Fact or fiction: 10 misconceptions about the HPV vaccine

March 13, 2019 | by Jonathan Gibson, M.D.

You’ve probably heard it once, and you’ll hear it again and again. Researchers continue to study the benefits of the human papillomavirus (HPV) vaccine and how it can help protect children against cancer.

Eighty percent of people will get an HPV infection in their lifetime. While most HPV infections will go away on their own, infections that don’t go away can cause certain cancers in men and women. HPV vaccination can prevent most of these cancers from ever developing.

Unfortunately, there are many myths and misconceptions about the HPV vaccine and it can be difficult to stay up-to-date on the latest research. Here are some of the things you need to know about the vaccine in order to protect your children: 

  1. The HPV vaccine can help prevent nine different HPV types: FACT
    The HPV vaccine has been proven to protect against:
    • HPV types 16 and 18, the two types that cause 80 percent of cervical cancer cases
    • HPV types 6 and 11, which cause 90 percent of genital warts cases
    • Five additional types of HPV (types 31, 33, 45, 52, and 58) that can lead to cancer of the cervix, vulva, vagina, anus, penis or throat

    Note: HPV infections can cause six types of cancer, but doctors only routinely screen for cervical cancer. The other five types may not be detected until they cause health problems.

  2. The HPV vaccine is only for girls: FICTION
    The HPV vaccine is recommended for both girls and boys. Doctors recommend vaccination start at age 11 or 12, though some doctors may recommend it as young as age 9.

  3. The HPV vaccine should be given to be given to girls before their first sexual contact: FACT
    For HPV vaccine to be most effective, the series should be given prior to exposure to HPV. If the vaccine is given to girls while they are young before they’ve had sex, the vaccine can prevent almost 100 percent of diseases caused by HPV.

  4. The HPV vaccine is safe to administer: FACT
    The HPV vaccine has been well studied. The findings from clinical trials show HPV vaccines to be safe and effective, leading to the Federal Drug Administration’s decision to license each vaccine.

  5. The HPV vaccine can cause premature menopause in young women, leading to infertility: FICTION
    Since the vaccine’s introduction in 2006, vaccine safety monitoring studies conducted by the Centers for Disease Control (CDC) show there is no evidence that HPV vaccines cause reproductive problems in women.

  6. The HPV vaccine can be completed in one shot: FICTION
    The HPV vaccine is given to preteens who are 11 or 12 years old as a series of two shots, given 6-12 months apart. For teens older than age 14, three shots will need to be given over six months.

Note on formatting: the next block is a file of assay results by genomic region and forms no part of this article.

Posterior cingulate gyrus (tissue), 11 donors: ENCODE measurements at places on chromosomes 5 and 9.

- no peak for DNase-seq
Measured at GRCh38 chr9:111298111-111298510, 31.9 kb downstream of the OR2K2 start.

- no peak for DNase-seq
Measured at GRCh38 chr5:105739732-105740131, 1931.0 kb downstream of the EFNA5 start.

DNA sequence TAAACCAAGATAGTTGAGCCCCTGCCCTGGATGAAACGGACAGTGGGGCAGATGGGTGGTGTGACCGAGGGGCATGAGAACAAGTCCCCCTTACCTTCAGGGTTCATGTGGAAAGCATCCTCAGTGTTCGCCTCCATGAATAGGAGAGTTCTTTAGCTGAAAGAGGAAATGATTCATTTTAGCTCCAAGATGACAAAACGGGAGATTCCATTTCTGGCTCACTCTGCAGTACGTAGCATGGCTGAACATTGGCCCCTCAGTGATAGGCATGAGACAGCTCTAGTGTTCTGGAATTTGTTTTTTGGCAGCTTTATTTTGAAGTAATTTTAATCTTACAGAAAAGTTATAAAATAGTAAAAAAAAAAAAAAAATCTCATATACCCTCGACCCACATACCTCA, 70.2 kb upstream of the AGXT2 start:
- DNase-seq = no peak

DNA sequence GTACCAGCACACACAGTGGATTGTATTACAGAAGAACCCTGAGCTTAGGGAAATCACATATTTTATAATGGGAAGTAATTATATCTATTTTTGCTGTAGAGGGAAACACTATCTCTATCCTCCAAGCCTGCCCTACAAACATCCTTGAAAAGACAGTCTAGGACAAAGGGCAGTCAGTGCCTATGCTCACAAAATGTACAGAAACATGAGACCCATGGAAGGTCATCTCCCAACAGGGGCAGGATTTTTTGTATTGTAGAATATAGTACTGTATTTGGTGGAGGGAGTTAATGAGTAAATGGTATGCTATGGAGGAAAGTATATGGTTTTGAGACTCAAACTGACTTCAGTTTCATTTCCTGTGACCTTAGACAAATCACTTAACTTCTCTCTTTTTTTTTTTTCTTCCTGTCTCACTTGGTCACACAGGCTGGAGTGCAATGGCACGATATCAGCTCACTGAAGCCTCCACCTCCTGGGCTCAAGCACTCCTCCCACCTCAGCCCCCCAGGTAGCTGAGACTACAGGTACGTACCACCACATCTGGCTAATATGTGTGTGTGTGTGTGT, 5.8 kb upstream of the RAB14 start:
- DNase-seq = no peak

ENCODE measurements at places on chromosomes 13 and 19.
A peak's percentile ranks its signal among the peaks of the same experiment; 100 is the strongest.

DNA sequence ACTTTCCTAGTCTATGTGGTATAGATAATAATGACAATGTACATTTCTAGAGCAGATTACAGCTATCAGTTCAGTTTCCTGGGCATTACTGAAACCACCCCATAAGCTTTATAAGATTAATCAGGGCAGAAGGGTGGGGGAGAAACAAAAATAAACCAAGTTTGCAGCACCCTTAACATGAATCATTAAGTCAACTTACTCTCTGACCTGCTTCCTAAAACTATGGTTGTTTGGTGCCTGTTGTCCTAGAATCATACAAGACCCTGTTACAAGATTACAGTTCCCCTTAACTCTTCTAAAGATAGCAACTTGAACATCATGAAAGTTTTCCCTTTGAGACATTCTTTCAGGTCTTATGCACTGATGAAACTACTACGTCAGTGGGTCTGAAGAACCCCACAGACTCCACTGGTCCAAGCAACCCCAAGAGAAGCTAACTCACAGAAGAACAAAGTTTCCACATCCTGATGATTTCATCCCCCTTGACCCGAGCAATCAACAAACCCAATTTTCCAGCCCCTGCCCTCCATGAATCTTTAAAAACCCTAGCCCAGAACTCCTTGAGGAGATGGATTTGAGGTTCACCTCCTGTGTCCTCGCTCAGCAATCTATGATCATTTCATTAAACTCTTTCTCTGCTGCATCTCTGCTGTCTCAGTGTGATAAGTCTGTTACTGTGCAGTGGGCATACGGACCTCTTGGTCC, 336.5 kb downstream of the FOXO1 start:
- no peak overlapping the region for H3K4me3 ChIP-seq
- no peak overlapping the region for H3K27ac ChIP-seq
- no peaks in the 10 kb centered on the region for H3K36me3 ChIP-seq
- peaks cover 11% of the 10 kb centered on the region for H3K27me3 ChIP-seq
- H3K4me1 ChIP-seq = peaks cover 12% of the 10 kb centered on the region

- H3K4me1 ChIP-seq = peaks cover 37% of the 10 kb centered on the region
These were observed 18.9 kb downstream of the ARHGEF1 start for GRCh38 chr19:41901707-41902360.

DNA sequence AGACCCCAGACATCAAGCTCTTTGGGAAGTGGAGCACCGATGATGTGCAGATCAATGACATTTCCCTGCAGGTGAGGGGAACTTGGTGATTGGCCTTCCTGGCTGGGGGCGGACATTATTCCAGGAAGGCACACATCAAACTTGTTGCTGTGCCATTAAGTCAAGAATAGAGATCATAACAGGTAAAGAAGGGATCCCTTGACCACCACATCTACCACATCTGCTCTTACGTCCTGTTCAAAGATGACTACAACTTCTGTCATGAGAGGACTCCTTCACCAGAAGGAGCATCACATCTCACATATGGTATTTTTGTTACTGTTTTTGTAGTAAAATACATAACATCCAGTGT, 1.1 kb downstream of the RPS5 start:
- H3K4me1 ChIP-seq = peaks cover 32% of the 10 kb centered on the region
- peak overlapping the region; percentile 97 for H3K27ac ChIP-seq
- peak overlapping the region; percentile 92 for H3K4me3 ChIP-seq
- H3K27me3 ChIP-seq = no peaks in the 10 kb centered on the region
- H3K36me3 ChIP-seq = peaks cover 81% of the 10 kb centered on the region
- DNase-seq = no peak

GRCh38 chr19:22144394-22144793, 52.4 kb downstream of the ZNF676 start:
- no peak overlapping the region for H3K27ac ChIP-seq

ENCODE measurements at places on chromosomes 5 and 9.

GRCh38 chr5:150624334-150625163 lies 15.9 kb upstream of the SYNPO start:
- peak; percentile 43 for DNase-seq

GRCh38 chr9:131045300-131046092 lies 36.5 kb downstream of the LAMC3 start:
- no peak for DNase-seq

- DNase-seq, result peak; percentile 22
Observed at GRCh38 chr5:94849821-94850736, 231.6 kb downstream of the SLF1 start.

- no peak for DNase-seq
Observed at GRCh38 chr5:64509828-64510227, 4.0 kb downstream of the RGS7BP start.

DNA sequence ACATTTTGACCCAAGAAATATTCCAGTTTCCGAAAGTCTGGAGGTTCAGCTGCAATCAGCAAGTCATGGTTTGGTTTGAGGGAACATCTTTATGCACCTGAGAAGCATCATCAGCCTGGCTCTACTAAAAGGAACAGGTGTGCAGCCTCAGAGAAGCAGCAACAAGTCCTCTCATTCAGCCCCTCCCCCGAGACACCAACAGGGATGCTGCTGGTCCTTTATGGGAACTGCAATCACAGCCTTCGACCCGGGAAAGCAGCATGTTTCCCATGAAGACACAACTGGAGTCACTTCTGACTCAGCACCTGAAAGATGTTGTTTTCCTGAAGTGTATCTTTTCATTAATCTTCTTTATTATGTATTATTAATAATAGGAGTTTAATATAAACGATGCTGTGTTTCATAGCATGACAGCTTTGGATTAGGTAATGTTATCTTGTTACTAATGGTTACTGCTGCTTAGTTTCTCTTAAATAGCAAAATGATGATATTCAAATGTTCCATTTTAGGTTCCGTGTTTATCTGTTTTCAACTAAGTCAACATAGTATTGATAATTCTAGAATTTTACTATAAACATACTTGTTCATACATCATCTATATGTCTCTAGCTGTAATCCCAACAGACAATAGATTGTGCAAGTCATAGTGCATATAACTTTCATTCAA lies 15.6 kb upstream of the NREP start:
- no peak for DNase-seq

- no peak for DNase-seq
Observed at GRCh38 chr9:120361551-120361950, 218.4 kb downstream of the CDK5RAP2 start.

7. The HPV vaccine contains harmful ingredients: FICTION
    The CDC has approved this vaccine as safe and effective. Like any vaccine or medicine, the HPV vaccination can cause side effects. The most common side effects are mild and can include pain, redness, swelling in the arm where the shot was given, dizziness, fainting, nausea and headache.

  8. The HPV vaccine can protect you for at least 10 years: FACT
    Studies have followed people who received the HPV vaccine for 10 years, and protection continues to remain high in individuals with no evidence of the protection decreasing overtime.

  9. The HPV vaccine enables you to skip your Pap test: FICTION
    The vaccine is not effective against all HPV types, just the ones most commonly associated with cancer. Even if you have been vaccinated for HPV, you should still have your Pap test according to the same schedule as someone who has not been vaccinated. (Every three years if your test is normal.)

  10. The HPV vaccine is not covered by health insurance: FICTION
    Most health insurance plans cover the cost of the HPV vaccine series, but you’ll want to check with your insurance company to be sure.

The truth of the matter is this: the HPV vaccine can help protect children and save lives. If you’re still concerned about whether the vaccination is right for your child, talk to your physician. Your physician can help you decide what is right for you and your family.

Learn more about children’s services at Edward-Elmhurst Health.

Related blogs:

5 reasons your tween should get the HPV vaccine

My pap test came back abnormal, should I be worried?

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